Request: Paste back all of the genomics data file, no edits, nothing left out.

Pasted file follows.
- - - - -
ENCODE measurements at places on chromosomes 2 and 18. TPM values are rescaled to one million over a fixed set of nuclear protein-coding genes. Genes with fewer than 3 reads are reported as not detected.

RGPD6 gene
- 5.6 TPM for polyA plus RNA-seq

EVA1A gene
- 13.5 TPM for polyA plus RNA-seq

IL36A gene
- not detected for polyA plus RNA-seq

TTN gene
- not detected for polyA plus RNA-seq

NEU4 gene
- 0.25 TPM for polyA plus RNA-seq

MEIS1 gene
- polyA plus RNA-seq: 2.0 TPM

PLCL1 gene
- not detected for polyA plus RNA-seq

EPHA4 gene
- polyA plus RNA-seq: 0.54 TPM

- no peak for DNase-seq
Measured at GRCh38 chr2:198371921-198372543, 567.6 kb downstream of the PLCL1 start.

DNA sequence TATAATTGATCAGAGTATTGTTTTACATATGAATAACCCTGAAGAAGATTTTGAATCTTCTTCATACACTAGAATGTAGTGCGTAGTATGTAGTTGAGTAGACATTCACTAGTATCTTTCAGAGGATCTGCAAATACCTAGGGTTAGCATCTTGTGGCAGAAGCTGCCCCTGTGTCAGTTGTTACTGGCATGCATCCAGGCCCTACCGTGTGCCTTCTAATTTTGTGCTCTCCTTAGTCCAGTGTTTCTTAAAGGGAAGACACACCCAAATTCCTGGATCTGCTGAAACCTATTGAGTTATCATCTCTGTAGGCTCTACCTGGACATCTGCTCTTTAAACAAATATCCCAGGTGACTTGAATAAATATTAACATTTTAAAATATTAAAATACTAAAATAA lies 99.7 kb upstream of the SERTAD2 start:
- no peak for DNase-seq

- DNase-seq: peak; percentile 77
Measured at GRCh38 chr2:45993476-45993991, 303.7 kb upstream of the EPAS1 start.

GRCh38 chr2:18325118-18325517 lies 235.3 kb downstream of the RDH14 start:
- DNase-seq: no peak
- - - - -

ENCODE measurements at places on chromosomes 2 and 18. TPM values are rescaled to one million over a fixed set of nuclear protein-coding genes. Genes with fewer than 3 reads are reported as not detected.

RGPD6 gene
- 5.6 TPM for polyA plus RNA-seq

EVA1A gene
- 13.5 TPM for polyA plus RNA-seq

IL36A gene
- not detected for polyA plus RNA-seq

TTN gene
- not detected for polyA plus RNA-seq

NEU4 gene
- 0.25 TPM for polyA plus RNA-seq

MEIS1 gene
- polyA plus RNA-seq: 2.0 TPM

PLCL1 gene
- not detected for polyA plus RNA-seq

EPHA4 gene
- polyA plus RNA-seq: 0.54 TPM

- no peak for DNase-seq
Measured at GRCh38 chr2:198371921-198372543, 567.6 kb downstream of the PLCL1 start.

DNA sequence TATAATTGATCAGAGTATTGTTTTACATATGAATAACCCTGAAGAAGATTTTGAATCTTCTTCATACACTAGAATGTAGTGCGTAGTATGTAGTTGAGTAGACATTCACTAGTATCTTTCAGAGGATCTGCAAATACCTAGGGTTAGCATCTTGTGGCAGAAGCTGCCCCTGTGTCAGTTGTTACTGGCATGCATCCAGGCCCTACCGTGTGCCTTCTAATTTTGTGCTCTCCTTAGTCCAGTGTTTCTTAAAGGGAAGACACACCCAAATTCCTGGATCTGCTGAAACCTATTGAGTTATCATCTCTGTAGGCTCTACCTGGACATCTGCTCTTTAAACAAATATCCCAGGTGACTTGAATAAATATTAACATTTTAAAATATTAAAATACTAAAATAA lies 99.7 kb upstream of the SERTAD2 start:
- no peak for DNase-seq

- DNase-seq: peak; percentile 77
Measured at GRCh38 chr2:45993476-45993991, 303.7 kb upstream of the EPAS1 start.

GRCh38 chr2:18325118-18325517 lies 235.3 kb downstream of the RDH14 start:
- DNase-seq: no peak